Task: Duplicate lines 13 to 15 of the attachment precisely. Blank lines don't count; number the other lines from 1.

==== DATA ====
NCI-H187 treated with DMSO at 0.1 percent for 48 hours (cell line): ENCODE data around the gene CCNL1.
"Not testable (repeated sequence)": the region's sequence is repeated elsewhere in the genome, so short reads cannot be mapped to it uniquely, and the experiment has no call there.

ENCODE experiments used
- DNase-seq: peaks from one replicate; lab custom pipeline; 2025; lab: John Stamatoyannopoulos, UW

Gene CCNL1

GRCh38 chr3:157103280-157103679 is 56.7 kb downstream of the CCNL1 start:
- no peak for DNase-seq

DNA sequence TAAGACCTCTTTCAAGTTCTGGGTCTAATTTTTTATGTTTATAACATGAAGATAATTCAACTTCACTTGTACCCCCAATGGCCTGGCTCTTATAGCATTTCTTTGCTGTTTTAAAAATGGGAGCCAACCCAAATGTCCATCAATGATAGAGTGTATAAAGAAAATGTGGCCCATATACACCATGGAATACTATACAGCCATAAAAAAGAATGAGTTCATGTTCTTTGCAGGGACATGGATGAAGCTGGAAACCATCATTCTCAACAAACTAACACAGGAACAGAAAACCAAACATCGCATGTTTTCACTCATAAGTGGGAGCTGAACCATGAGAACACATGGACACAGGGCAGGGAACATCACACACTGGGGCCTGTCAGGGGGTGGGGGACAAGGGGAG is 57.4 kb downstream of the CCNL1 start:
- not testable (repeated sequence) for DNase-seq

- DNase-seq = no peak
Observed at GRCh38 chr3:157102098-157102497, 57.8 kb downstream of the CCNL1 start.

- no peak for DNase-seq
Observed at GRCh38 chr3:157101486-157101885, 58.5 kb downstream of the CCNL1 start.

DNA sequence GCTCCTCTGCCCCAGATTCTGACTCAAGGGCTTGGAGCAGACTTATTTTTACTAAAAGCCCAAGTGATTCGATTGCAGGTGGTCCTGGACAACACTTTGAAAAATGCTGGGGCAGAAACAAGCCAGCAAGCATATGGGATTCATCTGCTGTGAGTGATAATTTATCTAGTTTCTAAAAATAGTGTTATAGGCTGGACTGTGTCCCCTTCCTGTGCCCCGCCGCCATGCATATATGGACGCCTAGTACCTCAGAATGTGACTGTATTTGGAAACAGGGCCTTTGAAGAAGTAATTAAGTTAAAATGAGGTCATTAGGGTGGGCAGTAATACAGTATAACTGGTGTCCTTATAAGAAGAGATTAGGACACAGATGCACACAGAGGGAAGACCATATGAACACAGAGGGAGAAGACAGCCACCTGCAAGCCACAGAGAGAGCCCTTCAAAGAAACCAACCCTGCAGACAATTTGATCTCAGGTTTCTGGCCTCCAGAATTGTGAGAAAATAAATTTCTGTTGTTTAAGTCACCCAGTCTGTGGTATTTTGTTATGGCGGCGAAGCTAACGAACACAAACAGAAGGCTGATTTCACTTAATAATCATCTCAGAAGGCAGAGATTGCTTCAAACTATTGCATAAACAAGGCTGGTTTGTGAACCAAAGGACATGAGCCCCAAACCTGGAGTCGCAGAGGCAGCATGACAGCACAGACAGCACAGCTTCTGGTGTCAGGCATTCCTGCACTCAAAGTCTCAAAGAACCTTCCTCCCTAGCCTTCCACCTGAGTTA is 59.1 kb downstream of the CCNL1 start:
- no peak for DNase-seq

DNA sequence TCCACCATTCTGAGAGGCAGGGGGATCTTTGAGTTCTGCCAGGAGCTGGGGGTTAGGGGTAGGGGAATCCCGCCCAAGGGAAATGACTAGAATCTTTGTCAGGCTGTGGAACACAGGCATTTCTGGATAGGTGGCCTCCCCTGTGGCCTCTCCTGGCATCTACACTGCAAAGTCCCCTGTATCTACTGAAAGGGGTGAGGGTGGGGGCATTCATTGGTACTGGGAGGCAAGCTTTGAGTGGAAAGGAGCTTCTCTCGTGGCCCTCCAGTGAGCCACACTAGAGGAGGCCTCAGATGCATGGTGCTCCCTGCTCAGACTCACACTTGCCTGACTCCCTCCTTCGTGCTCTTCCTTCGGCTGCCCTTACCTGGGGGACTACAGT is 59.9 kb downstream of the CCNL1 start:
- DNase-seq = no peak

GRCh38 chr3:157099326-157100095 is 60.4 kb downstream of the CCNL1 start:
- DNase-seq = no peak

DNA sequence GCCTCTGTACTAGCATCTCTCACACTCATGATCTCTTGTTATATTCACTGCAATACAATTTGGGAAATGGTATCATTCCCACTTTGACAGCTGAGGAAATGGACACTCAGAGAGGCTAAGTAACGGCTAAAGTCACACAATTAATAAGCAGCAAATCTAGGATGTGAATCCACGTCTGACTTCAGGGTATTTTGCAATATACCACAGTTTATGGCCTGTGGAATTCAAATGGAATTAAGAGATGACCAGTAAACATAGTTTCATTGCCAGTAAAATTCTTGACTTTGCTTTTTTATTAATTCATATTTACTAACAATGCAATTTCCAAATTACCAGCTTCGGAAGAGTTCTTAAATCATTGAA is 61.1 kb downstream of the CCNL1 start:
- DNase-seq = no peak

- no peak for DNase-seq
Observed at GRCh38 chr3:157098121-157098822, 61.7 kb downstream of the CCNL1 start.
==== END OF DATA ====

Observed at GRCh38 chr3:157101486-157101885, 58.5 kb downstream of the CCNL1 start.

DNA sequence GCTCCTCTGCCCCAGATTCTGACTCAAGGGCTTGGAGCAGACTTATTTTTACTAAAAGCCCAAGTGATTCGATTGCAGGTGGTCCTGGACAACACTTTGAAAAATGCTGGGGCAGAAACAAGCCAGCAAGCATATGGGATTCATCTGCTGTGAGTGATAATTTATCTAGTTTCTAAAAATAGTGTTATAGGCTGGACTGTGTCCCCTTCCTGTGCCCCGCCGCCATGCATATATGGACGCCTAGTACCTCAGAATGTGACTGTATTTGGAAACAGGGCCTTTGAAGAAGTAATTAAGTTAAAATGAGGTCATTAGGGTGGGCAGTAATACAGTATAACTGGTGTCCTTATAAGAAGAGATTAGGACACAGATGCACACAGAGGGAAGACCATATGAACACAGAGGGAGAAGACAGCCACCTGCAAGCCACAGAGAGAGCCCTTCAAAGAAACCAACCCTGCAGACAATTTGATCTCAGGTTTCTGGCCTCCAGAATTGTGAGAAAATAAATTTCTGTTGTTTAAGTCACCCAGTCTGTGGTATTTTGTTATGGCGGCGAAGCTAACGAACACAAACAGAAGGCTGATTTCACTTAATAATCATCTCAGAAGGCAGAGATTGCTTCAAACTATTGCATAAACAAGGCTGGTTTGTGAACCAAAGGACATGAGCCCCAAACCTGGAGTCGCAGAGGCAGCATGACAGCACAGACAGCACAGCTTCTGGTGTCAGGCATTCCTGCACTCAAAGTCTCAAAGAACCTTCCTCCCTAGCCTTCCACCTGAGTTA is 59.1 kb downstream of the CCNL1 start:
- no peak for DNase-seq